A child of a Jewish family fleeing Nazi-Germany and settling in apartheid South Africa in the 1930s, Ruth Weiss’ journalistic career starts in Johannesburg of the 1950s. In 1968 banned from her home country, and then also from Rhodesia for her critical investigative journalism, she starts reporting from Lusaka, London and Cologne on virtually all issues which affect the newly independent African countries. Peasants and national leaders in southern Africa – Ruth Weiss met them all, traveling through Africa at a time when it was neither usual for a woman to do so, nor to report for economic media as she did. Her writing gained her the friendship of diverse and interesting people. In this book she offers us glimpses into some of her many long-nurtured friendships, with Kenneth Kaunda or Nadine Gordimer and many others. Her life-long quest for tolerance and understanding of different cultures shines through the many personalized stories which her astute eye and pen reveals in this book. As she put it, one never sheds the cultural vest donned at birth, but this should never stop one learning about and accepting other cultures.
A young German aristocrat defies convention to become a musician in the heady days of Berlin in the 1920s and ‘30s. Charming and exuberant, she braves the mesmerising ascent of Nazi Germany to marry one of the three men who love her. She is betrayed by the second who cowers before the voice of popular racism. Finally, continents away, she is revenged by the third. This novel considers how racism impacts the intertwined, families of victims and oppressors and the everyday voices of silence and dissent.
Daniel Löw is one of the many poor Jews in the period immediately after the Thirty Years’ War. These people live on the streets and are forced to beg. Many are pushed into crime. In order to avoid the hated personal toll that every Jew has to pay when crossing borders, they use Jewish roads. The young Daniel defies society, which denies him being human, and founds a gang of thieves.
This novel tells the story of the descendants of Daniel Löw, whose life was described in Der Judenweg. The focus of this volume are Daniel Löw’s grandson, the doctor Menachem and his sister Hannah, who was kidnapped by a priest as a child and grew up in a monastery. Only as a grown woman will Hannah be able to escape and return to Judaism. Even if the descendants of Daniel Löw are wealthy and thus not quite as without rights as the poor Jewish population, the family members are exposed to the power of the church, the arbitrariness of the rulers and the ever-flaring hatred of the population against the Jews.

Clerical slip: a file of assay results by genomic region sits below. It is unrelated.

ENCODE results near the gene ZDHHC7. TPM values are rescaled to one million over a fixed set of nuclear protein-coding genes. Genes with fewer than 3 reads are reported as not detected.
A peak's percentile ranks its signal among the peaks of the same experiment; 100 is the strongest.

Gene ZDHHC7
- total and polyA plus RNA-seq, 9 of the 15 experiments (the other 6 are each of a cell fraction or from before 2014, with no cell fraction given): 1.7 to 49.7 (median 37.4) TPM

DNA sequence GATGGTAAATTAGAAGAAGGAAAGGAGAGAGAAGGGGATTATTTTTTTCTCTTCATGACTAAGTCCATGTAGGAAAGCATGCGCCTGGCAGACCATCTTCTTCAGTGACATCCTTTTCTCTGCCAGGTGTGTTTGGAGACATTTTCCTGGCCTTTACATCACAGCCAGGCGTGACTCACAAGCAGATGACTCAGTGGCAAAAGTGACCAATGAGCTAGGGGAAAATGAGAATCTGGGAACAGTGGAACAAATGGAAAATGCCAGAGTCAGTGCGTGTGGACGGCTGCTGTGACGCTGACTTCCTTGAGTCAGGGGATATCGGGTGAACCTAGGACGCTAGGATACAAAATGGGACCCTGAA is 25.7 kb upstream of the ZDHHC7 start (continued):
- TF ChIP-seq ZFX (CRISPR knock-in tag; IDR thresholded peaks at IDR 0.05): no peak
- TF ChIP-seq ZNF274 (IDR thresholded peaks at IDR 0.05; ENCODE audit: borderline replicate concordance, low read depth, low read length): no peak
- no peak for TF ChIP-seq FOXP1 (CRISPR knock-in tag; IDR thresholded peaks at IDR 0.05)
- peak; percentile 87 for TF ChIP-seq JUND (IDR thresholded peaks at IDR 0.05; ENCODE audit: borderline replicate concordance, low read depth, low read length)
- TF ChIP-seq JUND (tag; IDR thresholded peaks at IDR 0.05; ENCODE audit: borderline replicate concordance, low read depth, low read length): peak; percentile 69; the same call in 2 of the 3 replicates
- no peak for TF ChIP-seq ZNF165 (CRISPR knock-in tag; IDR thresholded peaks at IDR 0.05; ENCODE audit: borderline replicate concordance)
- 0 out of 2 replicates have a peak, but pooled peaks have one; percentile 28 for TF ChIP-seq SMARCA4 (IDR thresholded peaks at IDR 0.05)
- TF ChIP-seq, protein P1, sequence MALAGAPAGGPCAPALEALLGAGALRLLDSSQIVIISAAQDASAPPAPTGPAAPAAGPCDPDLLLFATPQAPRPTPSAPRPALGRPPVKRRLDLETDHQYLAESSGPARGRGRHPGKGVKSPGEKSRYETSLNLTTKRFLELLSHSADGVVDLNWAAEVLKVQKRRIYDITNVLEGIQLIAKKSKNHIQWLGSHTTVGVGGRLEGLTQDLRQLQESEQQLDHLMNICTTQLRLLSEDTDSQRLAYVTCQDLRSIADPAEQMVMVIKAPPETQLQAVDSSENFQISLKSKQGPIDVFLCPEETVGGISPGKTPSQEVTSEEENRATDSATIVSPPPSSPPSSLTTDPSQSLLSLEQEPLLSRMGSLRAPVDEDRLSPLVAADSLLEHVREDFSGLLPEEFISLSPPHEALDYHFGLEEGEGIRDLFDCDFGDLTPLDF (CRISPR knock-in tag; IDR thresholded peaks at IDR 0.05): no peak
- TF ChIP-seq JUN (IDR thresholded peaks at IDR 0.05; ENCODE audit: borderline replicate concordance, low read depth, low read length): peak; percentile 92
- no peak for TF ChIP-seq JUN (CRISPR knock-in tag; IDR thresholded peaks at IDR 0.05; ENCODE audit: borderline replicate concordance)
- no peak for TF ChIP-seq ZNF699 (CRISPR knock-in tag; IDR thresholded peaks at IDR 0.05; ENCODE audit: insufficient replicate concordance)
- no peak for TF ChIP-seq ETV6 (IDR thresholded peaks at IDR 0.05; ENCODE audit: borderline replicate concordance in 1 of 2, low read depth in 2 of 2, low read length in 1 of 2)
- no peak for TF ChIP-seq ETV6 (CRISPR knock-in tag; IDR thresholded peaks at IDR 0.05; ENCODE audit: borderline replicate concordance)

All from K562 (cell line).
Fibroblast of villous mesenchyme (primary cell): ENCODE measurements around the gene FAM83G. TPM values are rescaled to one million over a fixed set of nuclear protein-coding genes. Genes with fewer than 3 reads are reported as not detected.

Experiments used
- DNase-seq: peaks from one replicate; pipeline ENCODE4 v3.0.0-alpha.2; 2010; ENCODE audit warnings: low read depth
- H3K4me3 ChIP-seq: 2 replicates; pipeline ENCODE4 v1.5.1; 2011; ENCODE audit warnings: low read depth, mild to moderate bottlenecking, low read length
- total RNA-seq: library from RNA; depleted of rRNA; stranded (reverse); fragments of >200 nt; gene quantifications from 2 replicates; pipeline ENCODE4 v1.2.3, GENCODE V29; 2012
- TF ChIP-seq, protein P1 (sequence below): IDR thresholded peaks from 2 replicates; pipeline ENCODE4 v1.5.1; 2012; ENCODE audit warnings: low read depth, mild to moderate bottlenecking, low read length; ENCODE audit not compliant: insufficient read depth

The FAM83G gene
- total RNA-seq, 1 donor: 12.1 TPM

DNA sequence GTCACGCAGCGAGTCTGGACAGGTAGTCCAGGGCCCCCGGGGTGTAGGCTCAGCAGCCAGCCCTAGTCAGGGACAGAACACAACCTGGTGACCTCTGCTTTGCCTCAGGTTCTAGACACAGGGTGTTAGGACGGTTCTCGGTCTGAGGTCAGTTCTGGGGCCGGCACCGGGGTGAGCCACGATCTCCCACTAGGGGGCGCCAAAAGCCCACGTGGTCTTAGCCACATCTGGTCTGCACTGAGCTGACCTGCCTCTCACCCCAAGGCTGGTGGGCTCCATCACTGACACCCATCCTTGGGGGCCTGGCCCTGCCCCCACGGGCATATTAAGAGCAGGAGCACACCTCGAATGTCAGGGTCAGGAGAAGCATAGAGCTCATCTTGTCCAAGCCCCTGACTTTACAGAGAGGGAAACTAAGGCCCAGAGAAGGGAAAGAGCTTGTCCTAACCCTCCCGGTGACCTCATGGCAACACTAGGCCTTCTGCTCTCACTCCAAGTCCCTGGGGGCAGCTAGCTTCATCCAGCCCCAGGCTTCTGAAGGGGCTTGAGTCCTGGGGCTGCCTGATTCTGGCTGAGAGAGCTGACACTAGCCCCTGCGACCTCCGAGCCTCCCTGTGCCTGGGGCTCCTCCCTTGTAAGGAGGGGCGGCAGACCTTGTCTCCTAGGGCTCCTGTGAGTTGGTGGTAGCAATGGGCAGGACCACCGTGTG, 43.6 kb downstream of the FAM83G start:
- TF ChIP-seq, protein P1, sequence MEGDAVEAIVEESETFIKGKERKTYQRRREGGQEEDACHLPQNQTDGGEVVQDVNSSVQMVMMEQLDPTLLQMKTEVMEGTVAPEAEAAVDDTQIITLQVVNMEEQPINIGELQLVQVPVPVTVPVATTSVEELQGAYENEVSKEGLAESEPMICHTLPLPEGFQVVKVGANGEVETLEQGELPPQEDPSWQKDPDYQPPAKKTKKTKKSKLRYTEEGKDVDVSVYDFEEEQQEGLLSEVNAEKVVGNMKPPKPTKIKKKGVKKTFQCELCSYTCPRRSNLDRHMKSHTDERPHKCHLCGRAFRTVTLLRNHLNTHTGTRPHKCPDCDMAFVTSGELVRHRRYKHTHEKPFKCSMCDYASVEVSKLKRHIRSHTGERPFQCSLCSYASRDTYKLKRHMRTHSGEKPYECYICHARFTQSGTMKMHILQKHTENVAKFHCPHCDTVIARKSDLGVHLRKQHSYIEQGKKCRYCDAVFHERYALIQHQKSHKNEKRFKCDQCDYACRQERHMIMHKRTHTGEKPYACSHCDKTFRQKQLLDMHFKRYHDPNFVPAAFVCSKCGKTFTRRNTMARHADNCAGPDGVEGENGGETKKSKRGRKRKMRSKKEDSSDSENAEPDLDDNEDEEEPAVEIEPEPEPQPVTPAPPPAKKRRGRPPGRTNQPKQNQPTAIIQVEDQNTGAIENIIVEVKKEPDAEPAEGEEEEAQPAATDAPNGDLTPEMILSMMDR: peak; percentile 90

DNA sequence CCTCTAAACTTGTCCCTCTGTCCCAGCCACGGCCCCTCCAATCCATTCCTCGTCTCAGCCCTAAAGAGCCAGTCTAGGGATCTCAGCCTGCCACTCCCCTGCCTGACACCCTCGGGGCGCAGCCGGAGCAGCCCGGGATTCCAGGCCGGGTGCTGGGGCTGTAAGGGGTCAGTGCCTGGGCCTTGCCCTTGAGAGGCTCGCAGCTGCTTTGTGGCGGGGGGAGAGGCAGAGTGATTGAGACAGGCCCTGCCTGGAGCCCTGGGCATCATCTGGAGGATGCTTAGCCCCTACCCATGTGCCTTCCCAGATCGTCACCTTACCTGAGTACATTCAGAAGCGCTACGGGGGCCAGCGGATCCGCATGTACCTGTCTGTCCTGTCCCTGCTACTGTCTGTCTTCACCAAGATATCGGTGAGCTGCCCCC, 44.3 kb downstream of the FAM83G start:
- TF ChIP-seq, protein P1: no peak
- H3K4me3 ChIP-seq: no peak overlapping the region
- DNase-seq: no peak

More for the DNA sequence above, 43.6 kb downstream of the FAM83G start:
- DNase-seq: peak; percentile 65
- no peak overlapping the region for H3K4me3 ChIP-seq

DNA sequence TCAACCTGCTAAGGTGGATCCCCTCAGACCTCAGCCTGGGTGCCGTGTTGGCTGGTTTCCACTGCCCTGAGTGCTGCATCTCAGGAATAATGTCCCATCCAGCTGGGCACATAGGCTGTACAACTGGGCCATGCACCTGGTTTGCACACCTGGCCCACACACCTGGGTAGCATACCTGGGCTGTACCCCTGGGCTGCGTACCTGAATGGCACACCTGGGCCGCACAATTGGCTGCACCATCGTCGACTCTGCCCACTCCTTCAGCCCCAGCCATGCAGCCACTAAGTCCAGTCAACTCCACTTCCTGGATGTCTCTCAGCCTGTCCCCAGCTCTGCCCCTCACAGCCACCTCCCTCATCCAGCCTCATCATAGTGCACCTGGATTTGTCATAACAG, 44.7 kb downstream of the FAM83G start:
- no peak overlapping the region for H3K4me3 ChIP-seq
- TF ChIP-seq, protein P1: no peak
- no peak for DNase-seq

The time of court factors came to an end in the middle of the 18th century, which is why Uri Löw, scion of a court Jew dynasty, founded a private bank in Berlin. Thanks to his sons and the marriage of a daughter, the Löw bank was networked with similar companies in other countries. In the course of the following century, as part of the development of German Jewry, the bank also developed. Orpa, daughter of banker Adam Loew, like many upper-class Jews, was drawn to the world of German literature and culture. Like other Jews, around the time of Moses Mendelsohn, whose work promoted the Jewish Enlightenment, she and her family spoke German, no longer Yiddish. But despite the French Revolution and Napoleon, Orpa’s hope for equality remained unfulfilled in her lifetime without the baptismal certificate. This is how a relative has to be baptized in order to work as a scientist. Orpa withdraws into private life. Another relative, nephew Simeon, an enthusiastic democrat who was involved in politics as a youth, experienced the rise of the bank, the German Jews and, after 1871, equal rights, but his political hopes remained unfulfilled. Simeon therefore also seeks fulfillment within his family.